8:00 AM, Jun 21, 2015 • By ANDREW B. WILSON
As this father’s day coincides with the summer solstice, it is an appropriate time to recall the astonishingly accurate calculation of the circumference of the Earth that was made on this same day more than 22 centuries ago by one of the founding fathers of mathematics and scientific measurement.
Like other Greek astronomers and scholars at the time, Eratosthenes (276-195 B.C.), the head of the famous Library at Alexandria in Ptolemaic Egypt, assumed the Earth was round and revolved around the Sun. From his research, he discovered a fascinating fact: Every year, at noon time on this day (June 21) and no other, the Sun shone directly to the bottom of a deep well in the town of Syene (site of today’s Aswan Dam).
Syene was almost due south of Alexandria, and Eratosthenes estimated distance between the two cities to be 5,014 stadia (or 800 kilometers).
When the Sun was at its zenith in Syene—shining directly down a well and reflecting back up again—Eratosthenes surmised that it must cast a tell-tale shadow in more northern Alexandria. Using the obelisk located in front of the library (or using some other tall, vertical object), he calculated the angle of the Sun to be 7.2 degrees south of its zenith in Alexandria.
Since 7.2 degrees is 7.2 / 360, or one fiftieth of a full circle, Eratosthenes reasoned that the circumference of the Earth must be 50 times the distance made by the curvature of the Earth between the two cities. That worked out to 252,000 stadia, which is within 1 percent of the modern measurement of 40,008 kilometers.
Just as the Sun cannot be directly overhead two distant cities at the same time, it is impossible to think that suddenly doubling the minimum wage in the cities of Saint Louis and Kansas City (with the mayors of both cities strongly supporting legislation to mandate a $15-an-hour minimum wage) will not cast a long and dark shadow over the prospects for future employment in those same core city areas.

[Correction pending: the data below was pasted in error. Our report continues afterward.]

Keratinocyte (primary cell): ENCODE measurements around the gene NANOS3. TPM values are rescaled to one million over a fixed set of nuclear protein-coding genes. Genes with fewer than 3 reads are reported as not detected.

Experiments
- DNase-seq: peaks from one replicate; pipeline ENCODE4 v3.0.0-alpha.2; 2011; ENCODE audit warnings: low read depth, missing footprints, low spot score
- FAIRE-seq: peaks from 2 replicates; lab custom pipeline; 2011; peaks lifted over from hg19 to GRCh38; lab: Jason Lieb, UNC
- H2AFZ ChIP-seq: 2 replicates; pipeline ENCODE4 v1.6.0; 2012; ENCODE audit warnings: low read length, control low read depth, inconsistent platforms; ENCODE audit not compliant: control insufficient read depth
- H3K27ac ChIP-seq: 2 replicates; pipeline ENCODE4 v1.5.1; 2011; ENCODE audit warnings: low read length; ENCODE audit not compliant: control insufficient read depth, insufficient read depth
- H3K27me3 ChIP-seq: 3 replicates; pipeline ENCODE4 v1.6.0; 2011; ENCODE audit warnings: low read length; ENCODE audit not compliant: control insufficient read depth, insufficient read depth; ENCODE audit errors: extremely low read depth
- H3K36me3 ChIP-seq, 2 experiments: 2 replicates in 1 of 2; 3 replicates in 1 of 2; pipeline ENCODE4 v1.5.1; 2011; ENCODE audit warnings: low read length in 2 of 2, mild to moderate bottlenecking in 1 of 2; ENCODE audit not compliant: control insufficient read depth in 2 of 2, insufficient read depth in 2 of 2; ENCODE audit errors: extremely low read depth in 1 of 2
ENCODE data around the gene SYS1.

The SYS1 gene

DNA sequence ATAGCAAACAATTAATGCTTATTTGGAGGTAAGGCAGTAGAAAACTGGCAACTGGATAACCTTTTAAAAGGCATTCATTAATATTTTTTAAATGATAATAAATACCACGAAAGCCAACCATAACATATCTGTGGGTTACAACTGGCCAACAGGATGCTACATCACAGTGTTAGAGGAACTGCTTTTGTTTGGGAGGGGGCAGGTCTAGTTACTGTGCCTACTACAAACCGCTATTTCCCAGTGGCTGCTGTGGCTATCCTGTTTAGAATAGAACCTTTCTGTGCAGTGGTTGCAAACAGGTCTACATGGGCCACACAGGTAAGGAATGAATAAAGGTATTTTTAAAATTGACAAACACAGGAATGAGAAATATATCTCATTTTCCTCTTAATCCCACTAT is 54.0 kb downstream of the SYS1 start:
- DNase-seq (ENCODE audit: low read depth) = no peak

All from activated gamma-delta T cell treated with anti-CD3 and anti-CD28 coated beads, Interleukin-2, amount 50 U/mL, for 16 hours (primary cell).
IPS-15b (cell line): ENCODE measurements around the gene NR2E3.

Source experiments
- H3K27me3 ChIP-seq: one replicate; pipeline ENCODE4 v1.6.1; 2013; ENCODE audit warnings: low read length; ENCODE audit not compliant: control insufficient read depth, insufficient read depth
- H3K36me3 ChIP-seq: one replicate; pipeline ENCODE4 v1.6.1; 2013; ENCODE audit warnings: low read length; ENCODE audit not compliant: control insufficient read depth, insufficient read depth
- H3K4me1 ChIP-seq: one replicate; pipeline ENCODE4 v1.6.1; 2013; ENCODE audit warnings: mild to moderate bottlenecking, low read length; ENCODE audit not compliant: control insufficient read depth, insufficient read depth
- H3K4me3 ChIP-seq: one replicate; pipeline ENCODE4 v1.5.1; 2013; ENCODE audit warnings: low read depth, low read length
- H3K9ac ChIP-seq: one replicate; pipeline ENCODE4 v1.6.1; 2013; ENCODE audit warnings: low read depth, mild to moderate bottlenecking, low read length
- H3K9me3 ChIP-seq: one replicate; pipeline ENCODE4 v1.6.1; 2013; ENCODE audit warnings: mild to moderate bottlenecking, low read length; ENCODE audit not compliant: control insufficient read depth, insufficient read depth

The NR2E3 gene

The law of supply and demand is as immutable as rules of geometry and the law of gravity. If you make something more expensive, demand for it will decrease. That holds true for lemons, lightbulbs, and labor. By dictating businesses double the pay of the lowest-paid workers, cities that pass such laws are making it less attractive for businesses to hire or to continue to employ inexperienced and unskilled workers.
Here are three entirely predictable consequences of artificially setting the price of low-skilled labor far above the market price. First, it will make sense to substitute capital for labor through increased automation. Second, it will depress earnings and cause businesses to raise prices or cut corners in striving to deliver the best value to their customers. Third, many businesses will consider moving to other locations—with ample opportunity for doing so in surrounding suburbs.
Summer solstice comes but once a year. Doubling the minimum wage would damage job growth in Saint Louis and Kansas City every day of every year. It’s a matter of simple math and logic.
Andrew B. Wilson is Resident Fellow and Senior Writer at the Show-Me Institute, a free-market think tank based in Saint Louis.
Gleanings and observations.4:20 PM, Apr 27, 2015 • By IRWIN M. STELZER
Every liberal knows that poverty breeds crime, although data are unable to show such a correlation, much less causation. This understanding of what is called the root cause of crime was best expressed in one of those Woody Allen flashbacks in which his father is defending the family maid against his mother’s charges that she is a thief, “Of course she steals, she’s poor,” a truism and in this case a call to ignore the maid’s appropriation of the property of a family struggling to remain above the poverty line.
Mar 30, 2015, Vol. 20, No. 28 • By THE SCRAPBOOK
"Why Are So Many Seattle Restaurants Closing Lately?” asks a recent Seattle magazine headline. The Scrapbook is no restaurateur, let alone knowledgeable about the local economy, but we’ll guess it has something to do with the fact that Seattle’s new $15 minimum wage starts phasing in on April 1. However, the first rule of liberals confronting the laws of basic economics is deny, deny, deny.
Feb 16, 2015, Vol. 20, No. 22 • By THE SCRAPBOOK
A poignant notice from the website of Borderland Books, an independent bookstore in San Francisco’s Mission District: